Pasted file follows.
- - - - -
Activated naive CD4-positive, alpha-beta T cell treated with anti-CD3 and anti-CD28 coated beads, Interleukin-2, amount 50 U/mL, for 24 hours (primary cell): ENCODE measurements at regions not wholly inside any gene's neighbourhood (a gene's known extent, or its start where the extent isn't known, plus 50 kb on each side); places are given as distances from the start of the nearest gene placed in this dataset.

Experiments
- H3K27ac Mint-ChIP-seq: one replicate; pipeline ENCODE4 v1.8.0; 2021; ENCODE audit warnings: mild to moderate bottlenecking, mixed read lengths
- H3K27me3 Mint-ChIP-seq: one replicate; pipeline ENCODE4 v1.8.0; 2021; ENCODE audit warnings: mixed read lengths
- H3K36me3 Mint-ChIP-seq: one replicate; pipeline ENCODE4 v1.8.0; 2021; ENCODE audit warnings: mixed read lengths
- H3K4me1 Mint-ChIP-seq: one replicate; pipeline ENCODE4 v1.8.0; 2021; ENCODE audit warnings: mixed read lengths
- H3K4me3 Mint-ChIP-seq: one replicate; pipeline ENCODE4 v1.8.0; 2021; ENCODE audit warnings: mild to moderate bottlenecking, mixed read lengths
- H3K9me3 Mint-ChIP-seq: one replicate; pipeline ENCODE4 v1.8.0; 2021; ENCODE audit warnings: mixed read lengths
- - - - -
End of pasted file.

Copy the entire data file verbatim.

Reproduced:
Activated naive CD4-positive, alpha-beta T cell treated with anti-CD3 and anti-CD28 coated beads, Interleukin-2, amount 50 U/mL, for 24 hours (primary cell): ENCODE measurements at regions not wholly inside any gene's neighbourhood (a gene's known extent, or its start where the extent isn't known, plus 50 kb on each side); places are given as distances from the start of the nearest gene placed in this dataset.

Experiments
- H3K27ac Mint-ChIP-seq: one replicate; pipeline ENCODE4 v1.8.0; 2021; ENCODE audit warnings: mild to moderate bottlenecking, mixed read lengths
- H3K27me3 Mint-ChIP-seq: one replicate; pipeline ENCODE4 v1.8.0; 2021; ENCODE audit warnings: mixed read lengths
- H3K36me3 Mint-ChIP-seq: one replicate; pipeline ENCODE4 v1.8.0; 2021; ENCODE audit warnings: mixed read lengths
- H3K4me1 Mint-ChIP-seq: one replicate; pipeline ENCODE4 v1.8.0; 2021; ENCODE audit warnings: mixed read lengths
- H3K4me3 Mint-ChIP-seq: one replicate; pipeline ENCODE4 v1.8.0; 2021; ENCODE audit warnings: mild to moderate bottlenecking, mixed read lengths
- H3K9me3 Mint-ChIP-seq: one replicate; pipeline ENCODE4 v1.8.0; 2021; ENCODE audit warnings: mixed read lengths